Posted on 19th June 2020

The University of Warsaw translates the Autism&Uni Toolkit into Polish

Dr Mateusz Płatos explains how the Autism&Uni toolkit complements an EU-funded project to increase accessibility for students with disabilities at the University of Warsaw.

The University of Warsaw is the biggest higher education institution in Poland, offering courses to about 50,000 students in 21 departments. A part of the educational mission of the University is to make studying equitable and accessible for everyone, including neurodiverse students.

In November 2019, the University received major funding from the European Commission to increase its accessibility for students with disabilities. The project, called ‘The University for all – level up’, covers a wide range of actions from adapting the physical environment through improving disability services to offering specialised training to academic teachers.

One of the project objectives is to ideate and pilot a comprehensive model of support for students on the autism spectrum. The two main tasks of the ‘autism team’ is

  1. to prepare tools and guidelines for university staff to assess the needs of the students on the autism spectrum, and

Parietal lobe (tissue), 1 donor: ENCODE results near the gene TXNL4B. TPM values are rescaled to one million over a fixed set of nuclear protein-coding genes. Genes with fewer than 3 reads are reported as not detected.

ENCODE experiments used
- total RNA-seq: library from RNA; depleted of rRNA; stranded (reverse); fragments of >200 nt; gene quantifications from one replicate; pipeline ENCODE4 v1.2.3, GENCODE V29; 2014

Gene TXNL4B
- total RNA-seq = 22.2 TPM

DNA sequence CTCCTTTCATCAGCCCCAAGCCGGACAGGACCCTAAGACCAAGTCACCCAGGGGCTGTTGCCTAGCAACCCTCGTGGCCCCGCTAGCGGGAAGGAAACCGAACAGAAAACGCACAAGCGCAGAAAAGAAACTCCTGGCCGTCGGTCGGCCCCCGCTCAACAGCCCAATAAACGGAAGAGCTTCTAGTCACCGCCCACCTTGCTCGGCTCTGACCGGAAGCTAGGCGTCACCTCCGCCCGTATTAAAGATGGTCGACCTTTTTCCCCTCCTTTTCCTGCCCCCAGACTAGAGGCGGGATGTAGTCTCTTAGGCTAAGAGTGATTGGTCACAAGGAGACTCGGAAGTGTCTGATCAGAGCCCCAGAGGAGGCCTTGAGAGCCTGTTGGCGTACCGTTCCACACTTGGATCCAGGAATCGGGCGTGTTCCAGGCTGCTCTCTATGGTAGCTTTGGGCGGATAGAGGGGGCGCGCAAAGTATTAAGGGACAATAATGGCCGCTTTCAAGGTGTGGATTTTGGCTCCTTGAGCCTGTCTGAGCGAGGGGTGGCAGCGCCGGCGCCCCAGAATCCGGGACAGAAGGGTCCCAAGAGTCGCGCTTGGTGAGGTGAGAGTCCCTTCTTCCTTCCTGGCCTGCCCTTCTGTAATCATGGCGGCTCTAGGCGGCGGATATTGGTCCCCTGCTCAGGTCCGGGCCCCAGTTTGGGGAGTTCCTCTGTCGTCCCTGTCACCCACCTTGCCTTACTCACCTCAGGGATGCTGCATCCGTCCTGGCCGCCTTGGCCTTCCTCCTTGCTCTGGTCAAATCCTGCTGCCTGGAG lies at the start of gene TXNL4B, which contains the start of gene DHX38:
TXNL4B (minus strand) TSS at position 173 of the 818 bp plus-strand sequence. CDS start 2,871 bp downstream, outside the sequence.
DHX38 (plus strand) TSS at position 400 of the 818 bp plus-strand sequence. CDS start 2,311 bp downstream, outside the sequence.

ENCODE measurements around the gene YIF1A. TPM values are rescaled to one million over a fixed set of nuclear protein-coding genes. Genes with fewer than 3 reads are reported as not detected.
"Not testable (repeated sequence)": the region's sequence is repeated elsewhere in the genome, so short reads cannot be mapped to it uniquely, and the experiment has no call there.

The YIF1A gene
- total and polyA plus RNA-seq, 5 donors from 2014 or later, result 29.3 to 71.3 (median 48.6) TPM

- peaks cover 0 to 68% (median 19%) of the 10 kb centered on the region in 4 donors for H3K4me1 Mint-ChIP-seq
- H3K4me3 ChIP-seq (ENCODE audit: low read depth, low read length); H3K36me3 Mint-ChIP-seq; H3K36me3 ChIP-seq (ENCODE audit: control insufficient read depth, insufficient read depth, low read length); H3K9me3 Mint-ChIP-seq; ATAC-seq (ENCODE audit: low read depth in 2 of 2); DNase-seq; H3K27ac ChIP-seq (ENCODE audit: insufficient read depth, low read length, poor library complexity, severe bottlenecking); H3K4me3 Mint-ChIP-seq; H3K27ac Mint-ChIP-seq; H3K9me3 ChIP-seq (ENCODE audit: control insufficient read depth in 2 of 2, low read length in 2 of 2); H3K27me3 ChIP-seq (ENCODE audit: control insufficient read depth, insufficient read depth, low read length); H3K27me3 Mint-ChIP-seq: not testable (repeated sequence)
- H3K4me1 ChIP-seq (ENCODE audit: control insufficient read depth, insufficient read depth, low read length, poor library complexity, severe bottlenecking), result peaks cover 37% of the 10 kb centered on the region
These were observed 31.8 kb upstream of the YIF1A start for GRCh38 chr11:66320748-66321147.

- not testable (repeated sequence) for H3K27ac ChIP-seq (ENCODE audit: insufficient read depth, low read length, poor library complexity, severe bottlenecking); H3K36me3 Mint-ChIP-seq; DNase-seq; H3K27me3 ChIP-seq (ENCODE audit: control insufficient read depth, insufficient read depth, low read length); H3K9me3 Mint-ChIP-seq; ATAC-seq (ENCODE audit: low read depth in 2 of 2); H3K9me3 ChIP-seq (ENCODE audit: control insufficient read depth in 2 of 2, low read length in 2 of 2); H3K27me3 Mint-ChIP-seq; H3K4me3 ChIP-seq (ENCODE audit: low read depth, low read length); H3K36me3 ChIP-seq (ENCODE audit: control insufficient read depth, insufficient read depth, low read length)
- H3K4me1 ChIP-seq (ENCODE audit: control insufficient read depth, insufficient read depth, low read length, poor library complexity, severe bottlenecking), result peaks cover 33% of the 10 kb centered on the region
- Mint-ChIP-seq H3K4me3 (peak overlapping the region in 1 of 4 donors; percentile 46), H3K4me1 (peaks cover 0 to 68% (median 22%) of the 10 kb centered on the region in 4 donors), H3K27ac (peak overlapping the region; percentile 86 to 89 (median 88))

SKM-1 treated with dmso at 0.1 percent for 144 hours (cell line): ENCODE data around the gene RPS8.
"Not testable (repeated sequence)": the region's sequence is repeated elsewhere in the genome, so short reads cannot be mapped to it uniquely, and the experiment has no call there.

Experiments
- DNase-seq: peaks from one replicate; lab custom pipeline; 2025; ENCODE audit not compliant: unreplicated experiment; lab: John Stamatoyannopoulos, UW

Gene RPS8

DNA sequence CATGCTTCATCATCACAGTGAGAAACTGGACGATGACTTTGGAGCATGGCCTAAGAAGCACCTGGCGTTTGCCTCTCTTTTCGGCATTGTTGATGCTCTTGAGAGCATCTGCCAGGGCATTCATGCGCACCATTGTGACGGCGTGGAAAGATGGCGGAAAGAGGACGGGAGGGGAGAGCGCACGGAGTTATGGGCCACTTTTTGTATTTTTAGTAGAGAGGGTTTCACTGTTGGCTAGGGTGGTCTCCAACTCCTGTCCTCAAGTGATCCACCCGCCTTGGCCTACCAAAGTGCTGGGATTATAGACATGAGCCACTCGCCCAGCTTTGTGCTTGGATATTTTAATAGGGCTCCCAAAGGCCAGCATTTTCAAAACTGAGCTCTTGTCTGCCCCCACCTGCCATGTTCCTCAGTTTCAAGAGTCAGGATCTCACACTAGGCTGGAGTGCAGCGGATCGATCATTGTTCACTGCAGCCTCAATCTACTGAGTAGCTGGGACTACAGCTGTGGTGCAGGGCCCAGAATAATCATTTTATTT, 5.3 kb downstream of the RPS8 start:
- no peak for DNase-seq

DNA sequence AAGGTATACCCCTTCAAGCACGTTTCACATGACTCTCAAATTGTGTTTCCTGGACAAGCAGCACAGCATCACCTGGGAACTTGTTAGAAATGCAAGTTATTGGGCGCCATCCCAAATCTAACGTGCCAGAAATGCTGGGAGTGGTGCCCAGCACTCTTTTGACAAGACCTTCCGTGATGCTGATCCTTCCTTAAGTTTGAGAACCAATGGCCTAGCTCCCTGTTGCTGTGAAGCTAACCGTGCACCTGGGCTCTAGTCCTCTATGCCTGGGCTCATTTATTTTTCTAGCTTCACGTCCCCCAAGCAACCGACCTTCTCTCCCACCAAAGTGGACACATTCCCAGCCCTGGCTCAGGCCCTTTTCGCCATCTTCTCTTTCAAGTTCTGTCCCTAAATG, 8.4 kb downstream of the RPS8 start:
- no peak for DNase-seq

2. to outline and implement a model of tutoring/mentoring support for these students.

The project is participatory, so we build on the experiences of people on the autism spectrum, as well as collaborative, so we seek to use good practices implemented by other institutions, both in Poland and internationally.

As a part of these efforts, we came across the Autism & Uni toolkit, which we found complementary to our actions. It bridges the information gap pointed out by some students who felt unprepared or confused when starting up the university. We thought that the toolkit can be especially helpful for students who might be reluctant to use disability services or even encourage them to seek such support. The toolkit will be accessible for all students, in line with universal design principles.

We appreciate the ‘sharing culture’ of the Autism & Uni project that made its adoption possible for us. Not only were we allowed to use the infrastructure and the content of the toolkit, but we have also received the enthusiastic support of the Autism&Uni leader, Dr. Marc Fabri from Leeds Beckett University. Currently, we undergo the process of translating and adapting the toolkit. We plan to launch and pilot the toolkit in the next academic year, in Autumn 2020.

Dr Mateusz Płatos
Office for Persons with Disabilities
Faculty of Psychology, University of Warsaw

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